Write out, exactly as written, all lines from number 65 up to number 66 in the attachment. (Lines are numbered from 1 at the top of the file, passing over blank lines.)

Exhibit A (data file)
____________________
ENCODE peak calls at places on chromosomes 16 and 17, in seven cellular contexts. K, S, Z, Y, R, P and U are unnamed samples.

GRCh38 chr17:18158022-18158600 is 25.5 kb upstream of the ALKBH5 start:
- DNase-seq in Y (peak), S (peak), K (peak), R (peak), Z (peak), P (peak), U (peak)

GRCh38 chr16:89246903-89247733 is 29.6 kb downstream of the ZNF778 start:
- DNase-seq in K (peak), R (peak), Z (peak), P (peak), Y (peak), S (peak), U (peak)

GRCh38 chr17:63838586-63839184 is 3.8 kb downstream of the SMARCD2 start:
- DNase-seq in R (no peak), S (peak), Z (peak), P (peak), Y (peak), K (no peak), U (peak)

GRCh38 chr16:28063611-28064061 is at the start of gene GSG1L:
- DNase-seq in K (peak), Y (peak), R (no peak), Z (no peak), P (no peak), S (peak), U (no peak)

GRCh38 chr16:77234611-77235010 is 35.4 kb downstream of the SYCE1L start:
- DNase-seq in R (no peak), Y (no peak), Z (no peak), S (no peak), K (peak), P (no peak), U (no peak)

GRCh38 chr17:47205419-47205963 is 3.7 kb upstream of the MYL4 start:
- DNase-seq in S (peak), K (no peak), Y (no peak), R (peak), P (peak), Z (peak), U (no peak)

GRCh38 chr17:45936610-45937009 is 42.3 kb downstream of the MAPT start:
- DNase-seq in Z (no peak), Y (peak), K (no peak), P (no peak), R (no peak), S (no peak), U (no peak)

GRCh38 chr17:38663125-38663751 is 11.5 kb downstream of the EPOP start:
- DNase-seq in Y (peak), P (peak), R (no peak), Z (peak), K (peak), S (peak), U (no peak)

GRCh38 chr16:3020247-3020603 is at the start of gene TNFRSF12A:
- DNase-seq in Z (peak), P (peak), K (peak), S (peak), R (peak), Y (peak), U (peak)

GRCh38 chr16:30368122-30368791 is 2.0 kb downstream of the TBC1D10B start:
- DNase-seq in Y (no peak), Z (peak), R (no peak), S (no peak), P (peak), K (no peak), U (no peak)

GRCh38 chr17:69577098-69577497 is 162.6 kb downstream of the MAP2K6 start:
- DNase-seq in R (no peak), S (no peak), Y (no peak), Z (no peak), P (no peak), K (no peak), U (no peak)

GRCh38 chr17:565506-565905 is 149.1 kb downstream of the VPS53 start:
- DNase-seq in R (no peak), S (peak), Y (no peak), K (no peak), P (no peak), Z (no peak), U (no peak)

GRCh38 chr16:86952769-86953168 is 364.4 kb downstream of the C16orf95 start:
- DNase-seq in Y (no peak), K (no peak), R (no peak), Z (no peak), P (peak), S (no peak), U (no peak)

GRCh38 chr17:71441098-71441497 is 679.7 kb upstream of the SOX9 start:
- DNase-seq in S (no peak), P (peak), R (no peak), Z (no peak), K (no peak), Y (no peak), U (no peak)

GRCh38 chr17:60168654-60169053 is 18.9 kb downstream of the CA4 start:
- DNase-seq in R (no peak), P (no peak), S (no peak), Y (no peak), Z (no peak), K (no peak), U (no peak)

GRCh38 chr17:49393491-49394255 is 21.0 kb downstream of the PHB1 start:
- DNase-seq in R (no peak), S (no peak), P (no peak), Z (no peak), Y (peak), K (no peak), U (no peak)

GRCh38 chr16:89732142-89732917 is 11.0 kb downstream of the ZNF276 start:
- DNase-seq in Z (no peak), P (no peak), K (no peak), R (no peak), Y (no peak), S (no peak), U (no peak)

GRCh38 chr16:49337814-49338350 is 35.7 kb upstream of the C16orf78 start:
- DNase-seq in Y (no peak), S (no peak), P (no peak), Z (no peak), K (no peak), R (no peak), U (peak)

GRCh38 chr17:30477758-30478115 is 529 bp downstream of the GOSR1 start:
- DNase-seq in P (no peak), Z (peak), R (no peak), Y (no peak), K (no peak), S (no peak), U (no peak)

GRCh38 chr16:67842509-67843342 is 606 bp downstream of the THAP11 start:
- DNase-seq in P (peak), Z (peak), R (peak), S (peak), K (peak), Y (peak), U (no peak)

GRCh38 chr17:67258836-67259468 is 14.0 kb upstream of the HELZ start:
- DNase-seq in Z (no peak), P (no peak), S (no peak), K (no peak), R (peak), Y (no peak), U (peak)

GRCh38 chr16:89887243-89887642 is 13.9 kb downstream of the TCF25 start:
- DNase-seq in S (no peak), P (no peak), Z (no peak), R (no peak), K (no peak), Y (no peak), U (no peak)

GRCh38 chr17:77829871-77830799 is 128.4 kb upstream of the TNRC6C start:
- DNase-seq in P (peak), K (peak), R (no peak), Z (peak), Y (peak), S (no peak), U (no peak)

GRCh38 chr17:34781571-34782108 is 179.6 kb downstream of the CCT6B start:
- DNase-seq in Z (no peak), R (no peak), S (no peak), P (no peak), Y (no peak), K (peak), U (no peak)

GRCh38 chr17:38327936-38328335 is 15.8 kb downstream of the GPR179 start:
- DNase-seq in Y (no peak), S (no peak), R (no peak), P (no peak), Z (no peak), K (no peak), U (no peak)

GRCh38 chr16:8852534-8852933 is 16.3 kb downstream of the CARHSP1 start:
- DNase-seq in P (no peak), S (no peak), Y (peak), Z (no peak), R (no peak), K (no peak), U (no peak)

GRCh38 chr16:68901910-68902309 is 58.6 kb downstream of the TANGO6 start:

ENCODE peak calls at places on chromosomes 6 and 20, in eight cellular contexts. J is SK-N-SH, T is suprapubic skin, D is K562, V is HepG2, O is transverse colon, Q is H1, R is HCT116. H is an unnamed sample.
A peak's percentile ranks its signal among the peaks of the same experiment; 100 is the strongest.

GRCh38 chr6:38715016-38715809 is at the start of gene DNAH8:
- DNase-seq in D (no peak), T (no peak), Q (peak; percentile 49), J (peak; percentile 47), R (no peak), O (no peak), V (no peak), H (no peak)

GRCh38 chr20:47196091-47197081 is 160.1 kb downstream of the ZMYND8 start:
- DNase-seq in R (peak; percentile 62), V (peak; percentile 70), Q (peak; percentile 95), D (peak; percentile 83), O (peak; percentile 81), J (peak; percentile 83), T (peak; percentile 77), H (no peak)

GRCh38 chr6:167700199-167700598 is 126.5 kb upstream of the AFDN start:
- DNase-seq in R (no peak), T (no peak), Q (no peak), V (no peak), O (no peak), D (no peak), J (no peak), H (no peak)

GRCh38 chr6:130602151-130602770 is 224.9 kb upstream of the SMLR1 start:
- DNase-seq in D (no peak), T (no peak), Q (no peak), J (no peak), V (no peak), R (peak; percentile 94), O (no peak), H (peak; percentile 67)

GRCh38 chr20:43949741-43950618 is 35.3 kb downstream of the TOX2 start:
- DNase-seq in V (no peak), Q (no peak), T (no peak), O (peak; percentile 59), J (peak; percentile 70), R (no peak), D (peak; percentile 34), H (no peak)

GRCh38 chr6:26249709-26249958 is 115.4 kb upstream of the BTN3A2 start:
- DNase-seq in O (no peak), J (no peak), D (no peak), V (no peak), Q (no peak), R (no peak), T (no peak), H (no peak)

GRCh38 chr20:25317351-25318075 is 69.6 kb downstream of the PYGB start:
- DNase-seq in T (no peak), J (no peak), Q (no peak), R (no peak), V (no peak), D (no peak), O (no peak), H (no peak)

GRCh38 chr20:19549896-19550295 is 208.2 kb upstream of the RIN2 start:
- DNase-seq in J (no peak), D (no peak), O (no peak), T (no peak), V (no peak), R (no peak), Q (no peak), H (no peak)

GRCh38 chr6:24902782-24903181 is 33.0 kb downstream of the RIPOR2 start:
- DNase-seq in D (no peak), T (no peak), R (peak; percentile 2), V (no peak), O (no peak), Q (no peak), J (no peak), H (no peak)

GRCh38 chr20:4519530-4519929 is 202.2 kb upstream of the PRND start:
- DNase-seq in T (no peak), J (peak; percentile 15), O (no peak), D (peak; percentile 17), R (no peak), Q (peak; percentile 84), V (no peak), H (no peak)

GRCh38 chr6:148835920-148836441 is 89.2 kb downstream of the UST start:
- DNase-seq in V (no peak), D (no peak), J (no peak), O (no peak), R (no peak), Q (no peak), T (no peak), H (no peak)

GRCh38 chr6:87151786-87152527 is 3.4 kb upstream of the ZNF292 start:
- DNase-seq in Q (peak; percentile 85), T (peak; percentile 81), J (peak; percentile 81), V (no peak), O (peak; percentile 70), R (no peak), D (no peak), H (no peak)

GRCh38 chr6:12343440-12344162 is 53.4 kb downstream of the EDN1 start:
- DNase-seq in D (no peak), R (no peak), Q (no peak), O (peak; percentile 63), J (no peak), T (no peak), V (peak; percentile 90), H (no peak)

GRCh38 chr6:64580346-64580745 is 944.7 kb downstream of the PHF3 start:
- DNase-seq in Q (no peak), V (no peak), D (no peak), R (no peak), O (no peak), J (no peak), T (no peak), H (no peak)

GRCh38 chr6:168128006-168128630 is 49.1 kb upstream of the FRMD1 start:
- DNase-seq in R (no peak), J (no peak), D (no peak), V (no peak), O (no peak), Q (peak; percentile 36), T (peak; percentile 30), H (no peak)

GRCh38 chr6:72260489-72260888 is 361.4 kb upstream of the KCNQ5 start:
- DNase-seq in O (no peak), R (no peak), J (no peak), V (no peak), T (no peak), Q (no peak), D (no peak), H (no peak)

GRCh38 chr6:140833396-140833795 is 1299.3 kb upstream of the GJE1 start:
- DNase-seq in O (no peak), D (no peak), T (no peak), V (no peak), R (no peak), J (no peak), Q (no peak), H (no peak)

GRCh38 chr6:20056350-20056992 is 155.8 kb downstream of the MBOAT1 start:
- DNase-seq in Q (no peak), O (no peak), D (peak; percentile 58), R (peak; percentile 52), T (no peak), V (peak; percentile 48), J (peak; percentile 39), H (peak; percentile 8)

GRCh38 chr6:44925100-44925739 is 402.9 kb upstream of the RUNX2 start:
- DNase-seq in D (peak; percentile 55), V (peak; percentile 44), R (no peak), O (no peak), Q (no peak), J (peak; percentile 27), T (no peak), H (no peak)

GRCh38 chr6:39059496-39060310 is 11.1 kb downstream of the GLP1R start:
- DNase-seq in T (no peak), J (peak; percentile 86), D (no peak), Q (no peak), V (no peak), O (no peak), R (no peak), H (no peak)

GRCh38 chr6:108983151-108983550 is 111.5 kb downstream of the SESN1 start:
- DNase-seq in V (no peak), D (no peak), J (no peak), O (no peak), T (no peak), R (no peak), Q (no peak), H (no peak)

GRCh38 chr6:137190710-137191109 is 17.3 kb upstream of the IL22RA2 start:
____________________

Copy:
GRCh38 chr20:43949741-43950618 is 35.3 kb downstream of the TOX2 start:
- DNase-seq in V (no peak), Q (no peak), T (no peak), O (peak; percentile 59), J (peak; percentile 70), R (no peak), D (peak; percentile 34), H (no peak)